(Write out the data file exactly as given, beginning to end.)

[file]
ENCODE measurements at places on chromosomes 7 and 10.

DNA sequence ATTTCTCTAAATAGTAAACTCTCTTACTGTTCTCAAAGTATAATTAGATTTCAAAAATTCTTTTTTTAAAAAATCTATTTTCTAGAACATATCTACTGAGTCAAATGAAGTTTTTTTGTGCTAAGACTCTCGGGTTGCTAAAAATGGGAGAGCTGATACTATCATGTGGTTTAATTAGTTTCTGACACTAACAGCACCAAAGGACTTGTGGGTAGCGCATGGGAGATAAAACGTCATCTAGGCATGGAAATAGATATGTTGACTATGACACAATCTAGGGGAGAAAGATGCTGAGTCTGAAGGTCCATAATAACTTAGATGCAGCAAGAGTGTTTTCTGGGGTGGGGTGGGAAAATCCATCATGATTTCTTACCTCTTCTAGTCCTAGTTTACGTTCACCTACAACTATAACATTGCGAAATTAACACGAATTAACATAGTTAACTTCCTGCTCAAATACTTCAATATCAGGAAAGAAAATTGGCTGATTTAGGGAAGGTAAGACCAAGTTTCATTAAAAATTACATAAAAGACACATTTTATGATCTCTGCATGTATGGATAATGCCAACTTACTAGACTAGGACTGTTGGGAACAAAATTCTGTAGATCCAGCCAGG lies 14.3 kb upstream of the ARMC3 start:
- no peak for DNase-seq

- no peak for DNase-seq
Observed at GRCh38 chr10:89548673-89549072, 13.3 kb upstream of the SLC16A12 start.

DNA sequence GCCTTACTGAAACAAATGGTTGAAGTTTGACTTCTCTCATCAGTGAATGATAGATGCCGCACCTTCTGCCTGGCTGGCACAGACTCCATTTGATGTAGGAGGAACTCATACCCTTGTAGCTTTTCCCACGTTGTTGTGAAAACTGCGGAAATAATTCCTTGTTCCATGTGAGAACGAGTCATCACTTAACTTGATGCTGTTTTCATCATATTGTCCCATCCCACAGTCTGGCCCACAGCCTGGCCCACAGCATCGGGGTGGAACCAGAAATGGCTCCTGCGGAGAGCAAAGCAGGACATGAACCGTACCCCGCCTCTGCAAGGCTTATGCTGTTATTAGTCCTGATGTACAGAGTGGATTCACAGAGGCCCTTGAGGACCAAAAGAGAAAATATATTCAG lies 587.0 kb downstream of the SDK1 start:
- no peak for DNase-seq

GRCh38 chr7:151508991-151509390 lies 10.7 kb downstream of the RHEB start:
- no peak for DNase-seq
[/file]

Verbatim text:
ENCODE measurements at places on chromosomes 7 and 10.

DNA sequence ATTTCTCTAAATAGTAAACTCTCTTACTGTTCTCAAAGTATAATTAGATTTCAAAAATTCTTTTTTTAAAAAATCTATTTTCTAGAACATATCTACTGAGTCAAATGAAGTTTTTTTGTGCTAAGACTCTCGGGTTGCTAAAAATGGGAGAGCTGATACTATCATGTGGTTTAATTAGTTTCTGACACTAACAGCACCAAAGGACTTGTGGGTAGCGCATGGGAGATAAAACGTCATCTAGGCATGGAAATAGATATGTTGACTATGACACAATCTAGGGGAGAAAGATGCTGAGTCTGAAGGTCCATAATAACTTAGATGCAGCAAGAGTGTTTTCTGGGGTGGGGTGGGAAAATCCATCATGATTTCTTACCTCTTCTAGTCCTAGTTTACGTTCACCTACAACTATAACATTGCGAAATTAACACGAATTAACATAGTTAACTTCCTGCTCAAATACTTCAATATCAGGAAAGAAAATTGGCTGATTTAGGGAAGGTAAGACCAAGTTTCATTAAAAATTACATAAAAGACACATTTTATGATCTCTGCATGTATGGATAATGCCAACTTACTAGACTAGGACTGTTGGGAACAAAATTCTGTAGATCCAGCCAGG lies 14.3 kb upstream of the ARMC3 start:
- no peak for DNase-seq

- no peak for DNase-seq
Observed at GRCh38 chr10:89548673-89549072, 13.3 kb upstream of the SLC16A12 start.

DNA sequence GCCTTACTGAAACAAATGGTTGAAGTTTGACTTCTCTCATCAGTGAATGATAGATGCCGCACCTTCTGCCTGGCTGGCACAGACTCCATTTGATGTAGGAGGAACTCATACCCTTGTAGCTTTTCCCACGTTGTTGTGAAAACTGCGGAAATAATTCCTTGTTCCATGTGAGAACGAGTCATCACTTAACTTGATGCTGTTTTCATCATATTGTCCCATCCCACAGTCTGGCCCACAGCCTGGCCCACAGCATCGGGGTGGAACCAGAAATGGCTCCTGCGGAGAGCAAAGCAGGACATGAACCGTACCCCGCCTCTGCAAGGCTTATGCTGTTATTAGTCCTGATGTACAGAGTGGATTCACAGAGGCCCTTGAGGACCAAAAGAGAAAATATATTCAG lies 587.0 kb downstream of the SDK1 start:
- no peak for DNase-seq

GRCh38 chr7:151508991-151509390 lies 10.7 kb downstream of the RHEB start:
- no peak for DNase-seq